Estrogens are closely involved in the development of hormone-dependent carcinomas. Estrone is locally produced from circulating inactive estrone sulfate by steroid sulfatase (STS), while estrone is inversely inactivated into estrone sulfate by estrogen sulfotransferase (EST). Recent studies suggested importance of this STS pathway in various human carcinomas. Therefore, in this review, we summarized recent results of STS and EST in several estrogen-dependent carcinomas. STS and EST expressions were detected in the breast and endometrial carcinomas, and activation of STS pathway due to increment in STS and/or decrement in EST expressions plays important role in their estrogen-dependent growth. STS expression was also reported in the ovarian and prostate carcinomas. STS/EST status was associated with intratumoral estrogen level in the colon carcinoma, and STS-negative/EST-positive colon carcinoma patients had longer survival. Therefore, STS pathway and estrogen actions may play an important role in the development of these carcinomas, and further investigations are required.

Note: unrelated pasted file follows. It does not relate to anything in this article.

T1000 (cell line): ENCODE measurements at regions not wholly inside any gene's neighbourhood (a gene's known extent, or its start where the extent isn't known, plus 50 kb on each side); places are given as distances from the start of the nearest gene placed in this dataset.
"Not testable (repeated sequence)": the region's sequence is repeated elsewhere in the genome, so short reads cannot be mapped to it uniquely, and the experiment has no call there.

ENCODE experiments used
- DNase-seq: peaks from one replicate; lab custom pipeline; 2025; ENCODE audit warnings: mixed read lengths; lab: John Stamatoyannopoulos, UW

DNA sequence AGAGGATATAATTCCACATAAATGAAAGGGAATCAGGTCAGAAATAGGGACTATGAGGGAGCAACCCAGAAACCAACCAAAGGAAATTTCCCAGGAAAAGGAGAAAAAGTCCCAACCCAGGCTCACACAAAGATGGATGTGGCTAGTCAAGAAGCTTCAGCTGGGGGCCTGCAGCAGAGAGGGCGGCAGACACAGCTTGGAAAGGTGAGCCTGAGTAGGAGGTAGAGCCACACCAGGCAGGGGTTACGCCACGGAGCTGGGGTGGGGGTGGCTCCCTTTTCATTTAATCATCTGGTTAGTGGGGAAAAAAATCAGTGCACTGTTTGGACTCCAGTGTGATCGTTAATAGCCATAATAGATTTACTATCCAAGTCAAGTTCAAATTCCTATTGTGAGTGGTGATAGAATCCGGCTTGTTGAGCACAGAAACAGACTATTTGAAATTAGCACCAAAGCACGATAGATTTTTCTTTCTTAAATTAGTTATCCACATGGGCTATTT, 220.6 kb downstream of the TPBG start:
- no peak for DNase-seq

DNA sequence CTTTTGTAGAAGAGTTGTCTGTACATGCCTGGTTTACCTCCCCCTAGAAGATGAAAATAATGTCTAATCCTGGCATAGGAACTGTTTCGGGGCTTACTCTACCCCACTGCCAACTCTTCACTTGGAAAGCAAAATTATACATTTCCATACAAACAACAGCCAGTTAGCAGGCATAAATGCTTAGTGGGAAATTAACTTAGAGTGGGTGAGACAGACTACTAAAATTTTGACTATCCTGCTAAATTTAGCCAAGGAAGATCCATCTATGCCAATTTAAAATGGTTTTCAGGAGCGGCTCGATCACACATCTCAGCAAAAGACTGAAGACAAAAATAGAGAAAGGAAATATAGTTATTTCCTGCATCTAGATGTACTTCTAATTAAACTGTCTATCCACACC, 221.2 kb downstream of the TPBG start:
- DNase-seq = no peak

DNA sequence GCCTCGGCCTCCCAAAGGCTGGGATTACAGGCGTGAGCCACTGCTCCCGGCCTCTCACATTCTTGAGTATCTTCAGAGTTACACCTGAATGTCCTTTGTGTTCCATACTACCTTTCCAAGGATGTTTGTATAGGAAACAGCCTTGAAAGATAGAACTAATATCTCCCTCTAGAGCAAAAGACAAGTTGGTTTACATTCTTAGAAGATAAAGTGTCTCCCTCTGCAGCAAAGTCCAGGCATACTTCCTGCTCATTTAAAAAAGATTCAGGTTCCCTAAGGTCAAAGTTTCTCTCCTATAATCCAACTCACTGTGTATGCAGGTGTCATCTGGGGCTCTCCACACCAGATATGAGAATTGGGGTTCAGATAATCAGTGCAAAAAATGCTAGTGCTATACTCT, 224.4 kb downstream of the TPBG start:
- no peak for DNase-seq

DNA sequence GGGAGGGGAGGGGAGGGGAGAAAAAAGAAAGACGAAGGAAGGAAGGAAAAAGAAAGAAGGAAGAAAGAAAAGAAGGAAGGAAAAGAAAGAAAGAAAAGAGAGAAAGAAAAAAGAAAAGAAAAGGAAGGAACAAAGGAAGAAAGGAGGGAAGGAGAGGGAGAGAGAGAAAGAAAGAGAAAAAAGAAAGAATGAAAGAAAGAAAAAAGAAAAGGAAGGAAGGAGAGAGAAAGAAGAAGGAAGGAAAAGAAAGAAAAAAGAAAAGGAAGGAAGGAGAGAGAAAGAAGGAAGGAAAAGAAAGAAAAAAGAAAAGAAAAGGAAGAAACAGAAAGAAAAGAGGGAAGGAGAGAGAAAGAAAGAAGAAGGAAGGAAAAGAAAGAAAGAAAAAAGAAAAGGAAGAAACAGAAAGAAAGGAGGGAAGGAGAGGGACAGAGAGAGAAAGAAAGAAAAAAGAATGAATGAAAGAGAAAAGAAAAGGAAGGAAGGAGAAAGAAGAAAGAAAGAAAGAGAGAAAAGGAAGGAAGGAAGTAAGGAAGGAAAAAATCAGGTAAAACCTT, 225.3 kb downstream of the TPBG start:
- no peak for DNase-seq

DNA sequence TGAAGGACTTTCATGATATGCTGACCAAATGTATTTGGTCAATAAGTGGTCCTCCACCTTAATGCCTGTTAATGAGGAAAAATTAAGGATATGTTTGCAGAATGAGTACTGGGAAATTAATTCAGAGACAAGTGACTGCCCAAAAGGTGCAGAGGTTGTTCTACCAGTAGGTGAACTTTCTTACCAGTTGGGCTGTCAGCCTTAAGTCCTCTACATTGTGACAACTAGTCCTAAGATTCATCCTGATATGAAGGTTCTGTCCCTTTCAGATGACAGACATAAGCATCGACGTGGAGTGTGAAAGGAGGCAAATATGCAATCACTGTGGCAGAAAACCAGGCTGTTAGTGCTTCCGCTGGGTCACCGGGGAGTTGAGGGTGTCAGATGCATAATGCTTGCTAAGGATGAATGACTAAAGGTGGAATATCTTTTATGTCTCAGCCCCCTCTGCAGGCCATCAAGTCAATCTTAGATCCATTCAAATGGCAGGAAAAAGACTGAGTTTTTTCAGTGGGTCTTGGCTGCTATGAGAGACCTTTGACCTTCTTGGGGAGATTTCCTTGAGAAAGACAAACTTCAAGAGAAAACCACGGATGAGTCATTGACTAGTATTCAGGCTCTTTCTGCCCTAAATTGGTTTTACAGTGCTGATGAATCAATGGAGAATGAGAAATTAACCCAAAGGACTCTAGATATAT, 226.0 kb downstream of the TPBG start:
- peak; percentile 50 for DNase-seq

- Estrogen sulfotransferase
- Steroid sulfatase